Your blog, Penelope Trunk’s Brazen Careerist, is well known for being a bracing mixture of career advice, workplace trends, and your own personal and professional adventures in running a start up. How’d you come up with this recipe?

Things would get boring fast if I stuck to strictly career advice – like, how to dress for work. So I try to think of another angle. Like, for most of my life I have worked very long hours, so I only had time to meet men at work. So I realized that you should dress for work like you are going to pick someone up at work. Because if you don’t do it at work, you’ll never get a date. (Sidenote: Men like working with women who dress more feminine. They judge more feminine women as more competent. Really.)


Also, I try to base the advice in my own life – stuff that’s happening to me right now. Then, sometimes, some workplace thing will come up and I think people are misguided, so I have to say something. Like, people should not report sexual harassment at work, and I realized they needed to hear that from someone.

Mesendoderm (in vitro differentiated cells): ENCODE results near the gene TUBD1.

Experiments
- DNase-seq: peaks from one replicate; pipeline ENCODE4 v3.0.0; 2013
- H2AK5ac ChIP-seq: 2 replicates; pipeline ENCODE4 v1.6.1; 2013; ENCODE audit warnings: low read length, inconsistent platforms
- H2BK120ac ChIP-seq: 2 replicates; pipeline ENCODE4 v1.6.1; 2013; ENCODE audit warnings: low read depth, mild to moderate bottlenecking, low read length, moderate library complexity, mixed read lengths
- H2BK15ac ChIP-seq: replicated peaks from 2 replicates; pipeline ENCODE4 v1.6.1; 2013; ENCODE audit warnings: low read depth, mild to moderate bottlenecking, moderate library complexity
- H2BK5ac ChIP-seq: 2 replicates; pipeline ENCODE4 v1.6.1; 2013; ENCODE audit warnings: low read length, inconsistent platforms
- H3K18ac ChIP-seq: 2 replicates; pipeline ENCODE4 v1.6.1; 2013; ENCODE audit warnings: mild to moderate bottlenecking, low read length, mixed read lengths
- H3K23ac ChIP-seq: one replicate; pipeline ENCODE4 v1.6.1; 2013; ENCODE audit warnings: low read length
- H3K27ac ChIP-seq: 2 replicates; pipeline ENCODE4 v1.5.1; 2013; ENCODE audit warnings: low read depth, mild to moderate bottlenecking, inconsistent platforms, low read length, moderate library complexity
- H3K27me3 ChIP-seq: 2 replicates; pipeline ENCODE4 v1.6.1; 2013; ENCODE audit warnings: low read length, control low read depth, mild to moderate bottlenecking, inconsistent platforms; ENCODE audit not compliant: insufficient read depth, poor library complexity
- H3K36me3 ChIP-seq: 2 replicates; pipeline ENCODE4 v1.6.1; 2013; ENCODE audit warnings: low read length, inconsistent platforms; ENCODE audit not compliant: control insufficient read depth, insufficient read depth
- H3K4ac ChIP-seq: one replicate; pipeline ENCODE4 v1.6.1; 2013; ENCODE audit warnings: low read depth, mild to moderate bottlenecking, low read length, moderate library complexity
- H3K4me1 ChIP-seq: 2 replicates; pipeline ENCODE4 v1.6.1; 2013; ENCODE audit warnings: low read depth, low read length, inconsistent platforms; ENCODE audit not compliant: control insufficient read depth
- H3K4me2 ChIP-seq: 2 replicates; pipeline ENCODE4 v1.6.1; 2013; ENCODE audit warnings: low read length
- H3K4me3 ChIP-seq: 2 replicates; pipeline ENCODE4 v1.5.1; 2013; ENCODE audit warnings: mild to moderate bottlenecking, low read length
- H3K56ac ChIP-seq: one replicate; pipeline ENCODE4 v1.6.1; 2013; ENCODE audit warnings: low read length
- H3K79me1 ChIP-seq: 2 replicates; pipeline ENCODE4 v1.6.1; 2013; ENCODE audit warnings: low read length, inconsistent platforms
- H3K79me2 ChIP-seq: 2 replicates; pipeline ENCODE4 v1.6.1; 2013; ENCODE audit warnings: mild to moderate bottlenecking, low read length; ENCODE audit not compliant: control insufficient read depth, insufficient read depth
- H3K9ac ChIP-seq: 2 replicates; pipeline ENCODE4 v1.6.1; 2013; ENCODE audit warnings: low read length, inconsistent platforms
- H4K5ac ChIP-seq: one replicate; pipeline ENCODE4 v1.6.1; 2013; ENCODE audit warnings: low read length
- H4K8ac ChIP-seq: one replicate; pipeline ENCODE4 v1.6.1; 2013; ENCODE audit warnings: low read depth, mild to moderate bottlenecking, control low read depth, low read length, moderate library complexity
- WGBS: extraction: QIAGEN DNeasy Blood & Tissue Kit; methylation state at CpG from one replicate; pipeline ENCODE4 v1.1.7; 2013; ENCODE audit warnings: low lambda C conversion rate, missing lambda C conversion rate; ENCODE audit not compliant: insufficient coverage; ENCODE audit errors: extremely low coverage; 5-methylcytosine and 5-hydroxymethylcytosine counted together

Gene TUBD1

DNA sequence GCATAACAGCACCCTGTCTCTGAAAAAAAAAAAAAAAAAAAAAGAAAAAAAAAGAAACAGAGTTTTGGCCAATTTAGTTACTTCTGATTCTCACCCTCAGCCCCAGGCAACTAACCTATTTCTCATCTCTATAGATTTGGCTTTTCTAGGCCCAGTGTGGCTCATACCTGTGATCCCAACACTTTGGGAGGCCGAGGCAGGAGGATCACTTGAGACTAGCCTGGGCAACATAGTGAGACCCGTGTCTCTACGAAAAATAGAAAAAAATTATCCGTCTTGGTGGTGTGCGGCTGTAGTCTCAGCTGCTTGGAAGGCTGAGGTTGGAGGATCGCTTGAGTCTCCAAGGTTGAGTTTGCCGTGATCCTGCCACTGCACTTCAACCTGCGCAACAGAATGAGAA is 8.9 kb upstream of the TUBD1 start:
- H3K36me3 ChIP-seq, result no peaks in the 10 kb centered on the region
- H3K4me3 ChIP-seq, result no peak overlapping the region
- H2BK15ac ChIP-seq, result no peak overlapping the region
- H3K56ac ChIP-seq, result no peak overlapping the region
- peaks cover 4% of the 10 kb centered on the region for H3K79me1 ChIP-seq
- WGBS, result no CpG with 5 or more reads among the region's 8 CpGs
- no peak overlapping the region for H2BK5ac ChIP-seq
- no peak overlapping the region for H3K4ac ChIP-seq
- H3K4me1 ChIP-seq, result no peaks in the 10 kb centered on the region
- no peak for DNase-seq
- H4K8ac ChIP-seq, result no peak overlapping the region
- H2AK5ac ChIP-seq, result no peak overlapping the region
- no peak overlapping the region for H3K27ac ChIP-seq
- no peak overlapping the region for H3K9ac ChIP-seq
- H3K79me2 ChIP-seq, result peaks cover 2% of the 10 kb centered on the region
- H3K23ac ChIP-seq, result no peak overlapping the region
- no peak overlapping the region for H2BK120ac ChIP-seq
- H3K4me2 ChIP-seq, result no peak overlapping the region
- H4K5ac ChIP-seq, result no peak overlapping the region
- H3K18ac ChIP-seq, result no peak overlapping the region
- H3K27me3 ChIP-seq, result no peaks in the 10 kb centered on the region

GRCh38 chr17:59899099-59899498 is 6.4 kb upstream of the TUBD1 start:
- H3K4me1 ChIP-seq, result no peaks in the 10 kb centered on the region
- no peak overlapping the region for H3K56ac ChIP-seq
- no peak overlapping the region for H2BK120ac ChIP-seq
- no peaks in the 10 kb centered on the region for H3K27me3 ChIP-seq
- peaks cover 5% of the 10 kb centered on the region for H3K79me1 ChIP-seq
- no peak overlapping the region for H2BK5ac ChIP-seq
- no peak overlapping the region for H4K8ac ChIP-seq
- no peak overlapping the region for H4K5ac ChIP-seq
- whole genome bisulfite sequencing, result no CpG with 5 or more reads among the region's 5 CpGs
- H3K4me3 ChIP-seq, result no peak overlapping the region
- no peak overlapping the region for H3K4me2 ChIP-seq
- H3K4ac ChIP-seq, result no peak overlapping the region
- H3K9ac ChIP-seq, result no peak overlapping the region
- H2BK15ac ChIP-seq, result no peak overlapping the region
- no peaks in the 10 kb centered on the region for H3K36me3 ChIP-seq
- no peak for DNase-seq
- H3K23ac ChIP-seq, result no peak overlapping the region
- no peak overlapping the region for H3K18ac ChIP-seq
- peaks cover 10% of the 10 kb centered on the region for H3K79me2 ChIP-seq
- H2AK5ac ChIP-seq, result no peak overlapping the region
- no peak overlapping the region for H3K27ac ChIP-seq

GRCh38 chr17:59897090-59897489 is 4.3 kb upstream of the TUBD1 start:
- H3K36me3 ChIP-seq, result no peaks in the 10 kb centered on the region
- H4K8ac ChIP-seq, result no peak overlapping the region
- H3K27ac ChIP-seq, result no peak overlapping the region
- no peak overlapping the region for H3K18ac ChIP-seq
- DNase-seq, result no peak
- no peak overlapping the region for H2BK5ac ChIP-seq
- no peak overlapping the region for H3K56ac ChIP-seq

Yours is anything but a typical “corporate blog.” What’s your take on running a business and a blog at the same time?

My blog is definitely a full-time job. And so is running my company, BrazenCareerist.com. So, when I was CEO and we were raising money and I was traveling all the time, it was very hard to blog regularly. It was actually hard to do anything – the amount of work was incredible to me. Now that someone else is CEO and I can focus more on my blog, I have a better balance between the blog and the company (and sleeping!).